Another observed consequence is the reduction of road congestion by limiting the presence of overstaying vehicles, thus promoting access to city centers and reducing congestion problems. A positive side effect is, therefore, the diminution in greenhouse gas emissions and various pollutants, leading to a reduction in pollution and better air quality in cities. Finally, the financial gains of optimized enforcement can be reinvested in more sustainable and public mobility infrastructures such as public transport and alternative modes (self-service bikes and cars, car sharing, electric vehicles), and in the development of park and ride facilities.


Key learnings


A common insight from the various experiences of parking management in the world is that the organization of enforcement is a major lever of efficiency. In this context, making parking violations an administrative matter is crucial to achieving success. Indeed, it allows the adaptation of all enforcement issues according to local constraints that a centralized system would inappropriately neglect otherwise.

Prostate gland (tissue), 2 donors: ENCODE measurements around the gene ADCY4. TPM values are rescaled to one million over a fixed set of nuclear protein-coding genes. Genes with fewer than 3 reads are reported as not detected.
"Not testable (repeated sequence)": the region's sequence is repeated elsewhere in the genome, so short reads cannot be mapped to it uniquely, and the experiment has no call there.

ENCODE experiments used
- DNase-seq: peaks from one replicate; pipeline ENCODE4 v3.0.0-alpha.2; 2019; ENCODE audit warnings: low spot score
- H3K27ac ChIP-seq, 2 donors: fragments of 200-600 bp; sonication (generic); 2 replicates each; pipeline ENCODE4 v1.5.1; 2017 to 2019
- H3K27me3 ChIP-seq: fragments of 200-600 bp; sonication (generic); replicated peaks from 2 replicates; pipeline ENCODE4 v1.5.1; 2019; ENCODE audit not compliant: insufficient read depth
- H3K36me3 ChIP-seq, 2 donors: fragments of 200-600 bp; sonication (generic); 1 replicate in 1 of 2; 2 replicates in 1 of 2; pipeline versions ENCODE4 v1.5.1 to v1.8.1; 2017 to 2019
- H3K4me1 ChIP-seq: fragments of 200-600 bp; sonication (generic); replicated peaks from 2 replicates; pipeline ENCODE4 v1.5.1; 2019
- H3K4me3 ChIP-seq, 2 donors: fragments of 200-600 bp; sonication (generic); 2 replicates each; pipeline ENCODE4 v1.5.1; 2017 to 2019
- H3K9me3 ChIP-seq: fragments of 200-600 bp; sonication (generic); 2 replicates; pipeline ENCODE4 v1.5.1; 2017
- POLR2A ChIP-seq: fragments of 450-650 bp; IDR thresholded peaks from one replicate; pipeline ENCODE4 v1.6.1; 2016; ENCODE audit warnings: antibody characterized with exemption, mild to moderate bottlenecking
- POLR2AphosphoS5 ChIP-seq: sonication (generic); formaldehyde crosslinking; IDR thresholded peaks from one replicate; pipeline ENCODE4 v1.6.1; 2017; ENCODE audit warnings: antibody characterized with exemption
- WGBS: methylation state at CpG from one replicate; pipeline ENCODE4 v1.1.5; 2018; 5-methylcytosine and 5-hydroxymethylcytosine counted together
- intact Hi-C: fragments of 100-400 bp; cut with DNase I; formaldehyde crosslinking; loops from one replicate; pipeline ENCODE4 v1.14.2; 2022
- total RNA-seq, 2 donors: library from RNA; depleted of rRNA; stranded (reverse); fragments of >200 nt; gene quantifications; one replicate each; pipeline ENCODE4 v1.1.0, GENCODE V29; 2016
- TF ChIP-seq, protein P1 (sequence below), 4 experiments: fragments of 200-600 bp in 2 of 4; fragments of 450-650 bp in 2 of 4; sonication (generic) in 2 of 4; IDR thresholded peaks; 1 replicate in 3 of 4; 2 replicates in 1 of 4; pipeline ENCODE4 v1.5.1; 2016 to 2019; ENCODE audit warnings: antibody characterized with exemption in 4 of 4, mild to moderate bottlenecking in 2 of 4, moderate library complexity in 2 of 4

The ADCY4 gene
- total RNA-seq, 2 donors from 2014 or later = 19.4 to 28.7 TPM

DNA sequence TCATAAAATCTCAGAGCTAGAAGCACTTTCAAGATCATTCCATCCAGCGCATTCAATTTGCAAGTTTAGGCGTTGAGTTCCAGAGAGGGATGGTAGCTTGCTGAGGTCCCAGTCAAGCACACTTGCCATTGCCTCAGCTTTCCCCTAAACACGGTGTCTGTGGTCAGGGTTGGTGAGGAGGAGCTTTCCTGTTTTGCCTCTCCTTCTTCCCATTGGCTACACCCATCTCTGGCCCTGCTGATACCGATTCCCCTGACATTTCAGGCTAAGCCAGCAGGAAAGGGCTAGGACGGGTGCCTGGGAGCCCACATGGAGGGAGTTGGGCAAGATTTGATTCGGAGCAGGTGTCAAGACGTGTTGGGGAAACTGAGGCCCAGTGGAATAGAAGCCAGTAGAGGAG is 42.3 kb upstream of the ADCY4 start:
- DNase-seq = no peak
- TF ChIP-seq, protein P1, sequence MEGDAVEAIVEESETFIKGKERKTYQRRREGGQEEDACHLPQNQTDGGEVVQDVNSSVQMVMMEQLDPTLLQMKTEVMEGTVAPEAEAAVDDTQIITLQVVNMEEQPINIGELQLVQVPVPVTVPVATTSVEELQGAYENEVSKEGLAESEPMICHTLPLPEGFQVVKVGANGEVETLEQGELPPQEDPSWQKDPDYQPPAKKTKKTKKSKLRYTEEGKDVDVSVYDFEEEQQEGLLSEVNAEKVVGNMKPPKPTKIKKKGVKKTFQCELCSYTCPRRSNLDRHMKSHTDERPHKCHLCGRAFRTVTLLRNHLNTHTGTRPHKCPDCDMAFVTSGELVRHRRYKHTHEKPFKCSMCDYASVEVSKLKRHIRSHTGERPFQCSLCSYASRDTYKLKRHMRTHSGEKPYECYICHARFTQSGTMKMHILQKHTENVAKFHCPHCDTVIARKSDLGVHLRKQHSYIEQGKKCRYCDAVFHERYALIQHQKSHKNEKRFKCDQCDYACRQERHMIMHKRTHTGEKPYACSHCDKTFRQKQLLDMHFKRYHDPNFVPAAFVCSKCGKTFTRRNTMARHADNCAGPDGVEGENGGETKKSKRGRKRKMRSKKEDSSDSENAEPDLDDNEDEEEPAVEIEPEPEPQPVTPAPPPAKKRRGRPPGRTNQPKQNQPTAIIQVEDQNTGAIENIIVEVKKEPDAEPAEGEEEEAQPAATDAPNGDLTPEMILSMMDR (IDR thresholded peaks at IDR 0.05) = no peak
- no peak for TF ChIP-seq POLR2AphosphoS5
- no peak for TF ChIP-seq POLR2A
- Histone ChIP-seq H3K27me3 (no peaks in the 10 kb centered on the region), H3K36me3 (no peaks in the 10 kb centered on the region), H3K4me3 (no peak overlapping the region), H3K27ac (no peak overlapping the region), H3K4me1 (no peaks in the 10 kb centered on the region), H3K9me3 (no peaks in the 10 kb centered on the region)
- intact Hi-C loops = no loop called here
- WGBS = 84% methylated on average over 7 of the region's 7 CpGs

Another recurrent lesson to optimize enforcement functions is that the choice of technologies used is of utmost importance. In particular, enforcement can be facilitated with communicating systems for dematerialized payment and control. For instance, pay-by-plate mechanisms, both for parking meters and mobile payment applications, coupled with automatic number-plate recognition (ANPR) technologies for enforcement, are ideal to leverage efficient operations.


ParkPredict Control Technology


Problem, value proposition and alternatives


ParkPredict Control is a decision support system to optimize parking control. A major problem for control teams is to know where and when to patrol in order to carry out effective rounds.